The novel starts off in the early years of the 20th century, with the narrator -- then a small girl -- finding herself oddly at odds with her family and friends. Her grandfather (before conveniently dying) tells her she's allergic to the Past. Even as a little girl, the narrator sees the flaw in this argument ('but it's the Present!') ... so far, so good, in a sort of sub-Fforde way. Reader, I did not like the narrator at this point.
Rather later -- somewhere around the Twenties (the book is arranged, in earlier parts at least, by decade) -- it becomes obvious that the book we're reading is not the memoir of a woman as old as the century. There are notes-to-self from the 'author', in a different voice (and a different font), which indicate that something rather more macabre is going on.
And gradually we catch glimpses of the Author, a young man who's caring for an old lady in a New York tenement. And we catch glimpses of the rest of his life, too, as imagined by the old lady. Or are they?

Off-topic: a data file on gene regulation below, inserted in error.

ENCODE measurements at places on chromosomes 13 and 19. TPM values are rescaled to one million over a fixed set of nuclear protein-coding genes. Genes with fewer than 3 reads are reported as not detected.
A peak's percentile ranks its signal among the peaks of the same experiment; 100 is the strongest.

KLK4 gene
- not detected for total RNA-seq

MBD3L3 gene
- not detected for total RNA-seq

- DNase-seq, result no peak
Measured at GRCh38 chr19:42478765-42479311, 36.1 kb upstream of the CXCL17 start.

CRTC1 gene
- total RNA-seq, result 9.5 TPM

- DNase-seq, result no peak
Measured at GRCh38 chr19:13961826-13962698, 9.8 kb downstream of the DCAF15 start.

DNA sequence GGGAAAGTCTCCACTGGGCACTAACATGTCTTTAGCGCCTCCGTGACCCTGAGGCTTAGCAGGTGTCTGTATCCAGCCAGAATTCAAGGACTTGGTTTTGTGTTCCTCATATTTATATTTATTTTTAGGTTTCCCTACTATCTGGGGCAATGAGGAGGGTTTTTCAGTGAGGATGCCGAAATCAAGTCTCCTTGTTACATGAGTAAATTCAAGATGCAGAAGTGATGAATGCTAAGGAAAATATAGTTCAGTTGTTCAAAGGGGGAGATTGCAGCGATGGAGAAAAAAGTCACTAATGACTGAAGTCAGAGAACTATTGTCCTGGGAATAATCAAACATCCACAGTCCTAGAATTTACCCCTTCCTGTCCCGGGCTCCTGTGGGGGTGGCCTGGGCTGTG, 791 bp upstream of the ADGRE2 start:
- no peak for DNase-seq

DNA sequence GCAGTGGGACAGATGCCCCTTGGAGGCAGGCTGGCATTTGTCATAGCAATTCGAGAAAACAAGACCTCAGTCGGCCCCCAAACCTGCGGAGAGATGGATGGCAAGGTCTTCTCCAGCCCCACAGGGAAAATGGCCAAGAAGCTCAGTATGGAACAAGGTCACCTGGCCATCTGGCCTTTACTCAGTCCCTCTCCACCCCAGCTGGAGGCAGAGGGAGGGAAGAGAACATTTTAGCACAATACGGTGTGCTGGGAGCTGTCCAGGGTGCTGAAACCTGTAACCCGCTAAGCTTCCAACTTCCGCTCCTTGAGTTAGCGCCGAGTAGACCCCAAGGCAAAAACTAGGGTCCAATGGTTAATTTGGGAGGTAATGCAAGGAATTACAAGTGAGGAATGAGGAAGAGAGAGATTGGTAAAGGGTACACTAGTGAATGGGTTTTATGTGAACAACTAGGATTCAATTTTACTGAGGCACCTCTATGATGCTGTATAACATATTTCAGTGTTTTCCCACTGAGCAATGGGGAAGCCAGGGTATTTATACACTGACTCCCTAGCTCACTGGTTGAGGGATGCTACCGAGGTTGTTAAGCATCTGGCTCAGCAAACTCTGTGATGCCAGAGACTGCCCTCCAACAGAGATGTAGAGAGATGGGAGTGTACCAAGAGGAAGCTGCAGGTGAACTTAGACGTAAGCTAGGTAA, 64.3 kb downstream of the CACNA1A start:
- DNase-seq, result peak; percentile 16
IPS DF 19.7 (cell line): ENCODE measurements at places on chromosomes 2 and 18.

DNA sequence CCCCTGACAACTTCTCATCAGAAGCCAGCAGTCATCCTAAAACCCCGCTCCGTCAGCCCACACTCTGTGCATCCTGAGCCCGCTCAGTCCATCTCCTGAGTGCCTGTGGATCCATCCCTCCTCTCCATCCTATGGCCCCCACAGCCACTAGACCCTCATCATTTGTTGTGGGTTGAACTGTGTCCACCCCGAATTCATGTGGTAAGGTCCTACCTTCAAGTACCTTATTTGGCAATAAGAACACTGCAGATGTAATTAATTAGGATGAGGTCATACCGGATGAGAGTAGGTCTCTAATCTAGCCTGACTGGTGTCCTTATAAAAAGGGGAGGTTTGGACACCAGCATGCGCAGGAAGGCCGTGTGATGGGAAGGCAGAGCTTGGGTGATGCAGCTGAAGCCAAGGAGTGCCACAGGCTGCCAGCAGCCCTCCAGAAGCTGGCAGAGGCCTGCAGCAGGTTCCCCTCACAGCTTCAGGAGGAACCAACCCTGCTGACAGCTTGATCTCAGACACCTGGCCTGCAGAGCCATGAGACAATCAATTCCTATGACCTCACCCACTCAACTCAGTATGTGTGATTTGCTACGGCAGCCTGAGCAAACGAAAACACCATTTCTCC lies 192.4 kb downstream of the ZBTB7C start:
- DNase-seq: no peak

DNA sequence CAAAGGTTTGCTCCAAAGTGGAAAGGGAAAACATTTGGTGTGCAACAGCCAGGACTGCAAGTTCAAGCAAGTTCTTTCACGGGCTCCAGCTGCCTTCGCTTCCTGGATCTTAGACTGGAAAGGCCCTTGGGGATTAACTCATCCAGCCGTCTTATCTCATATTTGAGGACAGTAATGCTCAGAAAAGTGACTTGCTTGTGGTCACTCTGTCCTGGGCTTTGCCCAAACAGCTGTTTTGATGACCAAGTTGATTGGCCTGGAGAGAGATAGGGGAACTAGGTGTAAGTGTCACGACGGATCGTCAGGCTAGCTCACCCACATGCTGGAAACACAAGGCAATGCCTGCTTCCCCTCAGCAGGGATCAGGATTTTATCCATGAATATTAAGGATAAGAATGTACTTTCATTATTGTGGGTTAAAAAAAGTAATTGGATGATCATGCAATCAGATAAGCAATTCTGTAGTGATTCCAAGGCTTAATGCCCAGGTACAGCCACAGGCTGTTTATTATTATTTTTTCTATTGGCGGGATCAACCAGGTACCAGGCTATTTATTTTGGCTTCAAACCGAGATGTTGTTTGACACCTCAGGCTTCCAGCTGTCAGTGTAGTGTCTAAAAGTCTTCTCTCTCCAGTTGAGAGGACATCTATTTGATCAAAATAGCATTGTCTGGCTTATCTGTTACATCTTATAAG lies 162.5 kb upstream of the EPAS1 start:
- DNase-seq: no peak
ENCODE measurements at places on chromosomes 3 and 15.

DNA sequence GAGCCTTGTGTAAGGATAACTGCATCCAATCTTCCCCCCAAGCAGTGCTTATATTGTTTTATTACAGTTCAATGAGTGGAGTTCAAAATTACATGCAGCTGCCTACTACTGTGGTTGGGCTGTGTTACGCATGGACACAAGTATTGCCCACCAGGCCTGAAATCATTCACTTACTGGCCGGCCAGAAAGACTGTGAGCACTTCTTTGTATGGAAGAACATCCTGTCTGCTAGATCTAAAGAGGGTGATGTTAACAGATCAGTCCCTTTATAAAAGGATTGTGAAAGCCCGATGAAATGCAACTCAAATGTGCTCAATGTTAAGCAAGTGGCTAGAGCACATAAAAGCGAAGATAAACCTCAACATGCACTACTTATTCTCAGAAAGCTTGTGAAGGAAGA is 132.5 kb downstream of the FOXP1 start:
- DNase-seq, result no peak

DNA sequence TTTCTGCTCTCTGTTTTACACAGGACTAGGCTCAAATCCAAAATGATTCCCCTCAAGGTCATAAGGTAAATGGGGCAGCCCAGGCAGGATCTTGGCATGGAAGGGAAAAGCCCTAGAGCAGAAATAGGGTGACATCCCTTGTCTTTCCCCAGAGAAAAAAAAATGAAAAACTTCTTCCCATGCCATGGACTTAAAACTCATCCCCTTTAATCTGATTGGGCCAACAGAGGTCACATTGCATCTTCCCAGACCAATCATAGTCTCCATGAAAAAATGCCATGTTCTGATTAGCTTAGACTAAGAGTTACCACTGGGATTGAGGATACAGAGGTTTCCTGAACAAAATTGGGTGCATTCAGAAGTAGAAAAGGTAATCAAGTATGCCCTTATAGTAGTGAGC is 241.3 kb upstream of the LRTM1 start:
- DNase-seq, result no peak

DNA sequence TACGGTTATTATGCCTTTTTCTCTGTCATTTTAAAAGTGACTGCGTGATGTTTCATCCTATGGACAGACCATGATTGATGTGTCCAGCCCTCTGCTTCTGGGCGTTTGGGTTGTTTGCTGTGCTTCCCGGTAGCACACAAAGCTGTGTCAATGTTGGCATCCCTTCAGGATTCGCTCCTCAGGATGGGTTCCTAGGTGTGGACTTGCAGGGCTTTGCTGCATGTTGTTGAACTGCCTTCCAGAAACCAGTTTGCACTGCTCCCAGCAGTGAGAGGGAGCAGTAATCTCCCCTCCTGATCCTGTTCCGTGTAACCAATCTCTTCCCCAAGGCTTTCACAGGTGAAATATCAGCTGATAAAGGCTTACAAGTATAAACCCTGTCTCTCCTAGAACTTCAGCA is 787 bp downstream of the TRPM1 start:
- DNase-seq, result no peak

And then there's another shift; and another. And by the end of the book there's a great deal of doubt as to what's real, who's real, and who's who.
I really, really disliked the middle part of this book: only stubbornness kept me going. I should have been relieved when things changed, but instead I felt cheated.
It is cleverly done -- and there's some interesting takes on remix culture, blending past and present, the endless quest for novelty -- though there's some clunky writing in there too. But I didn't like any of the narrative voices, and I didn't think it went anywhere. Does that make it Art, then?
reposted here from LJ in order to keep all my reviews in one place